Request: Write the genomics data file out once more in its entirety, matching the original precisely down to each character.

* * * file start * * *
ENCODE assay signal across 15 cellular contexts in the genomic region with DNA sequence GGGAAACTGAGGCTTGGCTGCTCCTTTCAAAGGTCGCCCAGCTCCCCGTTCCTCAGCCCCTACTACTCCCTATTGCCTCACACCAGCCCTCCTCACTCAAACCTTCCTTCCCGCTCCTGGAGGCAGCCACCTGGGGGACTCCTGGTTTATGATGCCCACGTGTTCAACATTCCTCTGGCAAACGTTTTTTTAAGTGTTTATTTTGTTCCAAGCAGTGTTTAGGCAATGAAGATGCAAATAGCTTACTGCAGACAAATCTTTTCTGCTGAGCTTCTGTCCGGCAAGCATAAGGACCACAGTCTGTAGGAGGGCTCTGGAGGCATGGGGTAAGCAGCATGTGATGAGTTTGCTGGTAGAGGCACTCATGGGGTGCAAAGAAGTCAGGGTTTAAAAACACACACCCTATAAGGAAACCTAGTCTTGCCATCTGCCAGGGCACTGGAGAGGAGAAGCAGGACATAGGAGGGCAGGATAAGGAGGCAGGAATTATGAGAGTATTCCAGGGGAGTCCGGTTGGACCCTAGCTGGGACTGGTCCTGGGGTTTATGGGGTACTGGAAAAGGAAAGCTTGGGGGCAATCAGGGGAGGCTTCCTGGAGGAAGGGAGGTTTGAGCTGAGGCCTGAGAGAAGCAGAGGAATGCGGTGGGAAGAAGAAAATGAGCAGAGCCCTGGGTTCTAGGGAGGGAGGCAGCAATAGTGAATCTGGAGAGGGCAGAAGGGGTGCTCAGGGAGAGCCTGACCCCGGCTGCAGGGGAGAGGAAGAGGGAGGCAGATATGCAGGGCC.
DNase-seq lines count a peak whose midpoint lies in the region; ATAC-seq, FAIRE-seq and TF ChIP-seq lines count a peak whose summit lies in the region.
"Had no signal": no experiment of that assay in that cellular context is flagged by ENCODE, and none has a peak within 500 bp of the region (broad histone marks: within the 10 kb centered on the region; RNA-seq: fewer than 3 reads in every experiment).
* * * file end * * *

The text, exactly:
ENCODE assay signal across 15 cellular contexts in the genomic region with DNA sequence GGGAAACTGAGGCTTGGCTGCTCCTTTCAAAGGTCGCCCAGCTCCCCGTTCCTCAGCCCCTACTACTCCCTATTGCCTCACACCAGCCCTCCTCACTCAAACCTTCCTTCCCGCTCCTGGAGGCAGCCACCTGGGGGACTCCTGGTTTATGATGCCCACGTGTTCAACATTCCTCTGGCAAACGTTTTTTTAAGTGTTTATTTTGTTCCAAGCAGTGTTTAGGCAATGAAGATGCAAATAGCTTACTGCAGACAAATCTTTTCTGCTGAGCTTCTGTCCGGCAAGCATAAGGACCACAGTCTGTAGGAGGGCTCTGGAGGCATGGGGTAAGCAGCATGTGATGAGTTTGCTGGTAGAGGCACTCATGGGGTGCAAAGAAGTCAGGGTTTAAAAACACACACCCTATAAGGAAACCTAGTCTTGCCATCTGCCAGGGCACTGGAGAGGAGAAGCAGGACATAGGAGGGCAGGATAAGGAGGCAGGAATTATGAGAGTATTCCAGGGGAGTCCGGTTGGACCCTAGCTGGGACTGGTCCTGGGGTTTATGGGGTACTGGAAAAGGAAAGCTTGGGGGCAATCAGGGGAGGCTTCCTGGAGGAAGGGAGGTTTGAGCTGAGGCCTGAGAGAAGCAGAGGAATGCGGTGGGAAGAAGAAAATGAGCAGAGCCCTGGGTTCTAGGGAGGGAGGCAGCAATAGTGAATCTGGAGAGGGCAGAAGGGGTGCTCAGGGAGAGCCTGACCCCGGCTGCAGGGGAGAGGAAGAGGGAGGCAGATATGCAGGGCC.
DNase-seq lines count a peak whose midpoint lies in the region; ATAC-seq, FAIRE-seq and TF ChIP-seq lines count a peak whose summit lies in the region.
"Had no signal": no experiment of that assay in that cellular context is flagged by ENCODE, and none has a peak within 500 bp of the region (broad histone marks: within the 10 kb centered on the region; RNA-seq: fewer than 3 reads in every experiment).